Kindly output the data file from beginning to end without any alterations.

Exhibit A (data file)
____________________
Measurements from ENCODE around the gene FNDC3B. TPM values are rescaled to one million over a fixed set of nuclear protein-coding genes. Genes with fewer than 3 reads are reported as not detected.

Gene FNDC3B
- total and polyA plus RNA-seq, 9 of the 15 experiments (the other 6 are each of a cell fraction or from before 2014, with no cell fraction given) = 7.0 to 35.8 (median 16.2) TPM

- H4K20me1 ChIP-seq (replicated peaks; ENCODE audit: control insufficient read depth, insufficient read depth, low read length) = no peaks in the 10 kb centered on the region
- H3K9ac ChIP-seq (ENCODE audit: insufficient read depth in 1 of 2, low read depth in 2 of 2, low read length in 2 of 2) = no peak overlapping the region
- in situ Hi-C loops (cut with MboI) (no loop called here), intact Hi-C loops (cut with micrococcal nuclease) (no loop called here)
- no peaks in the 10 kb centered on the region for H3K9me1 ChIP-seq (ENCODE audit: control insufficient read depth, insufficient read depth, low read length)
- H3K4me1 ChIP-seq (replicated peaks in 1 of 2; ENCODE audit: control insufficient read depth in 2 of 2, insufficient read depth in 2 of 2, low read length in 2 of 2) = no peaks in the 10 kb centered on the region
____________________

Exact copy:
Measurements from ENCODE around the gene FNDC3B. TPM values are rescaled to one million over a fixed set of nuclear protein-coding genes. Genes with fewer than 3 reads are reported as not detected.

Gene FNDC3B
- total and polyA plus RNA-seq, 9 of the 15 experiments (the other 6 are each of a cell fraction or from before 2014, with no cell fraction given) = 7.0 to 35.8 (median 16.2) TPM

- H4K20me1 ChIP-seq (replicated peaks; ENCODE audit: control insufficient read depth, insufficient read depth, low read length) = no peaks in the 10 kb centered on the region
- H3K9ac ChIP-seq (ENCODE audit: insufficient read depth in 1 of 2, low read depth in 2 of 2, low read length in 2 of 2) = no peak overlapping the region
- in situ Hi-C loops (cut with MboI) (no loop called here), intact Hi-C loops (cut with micrococcal nuclease) (no loop called here)
- no peaks in the 10 kb centered on the region for H3K9me1 ChIP-seq (ENCODE audit: control insufficient read depth, insufficient read depth, low read length)
- H3K4me1 ChIP-seq (replicated peaks in 1 of 2; ENCODE audit: control insufficient read depth in 2 of 2, insufficient read depth in 2 of 2, low read length in 2 of 2) = no peaks in the 10 kb centered on the region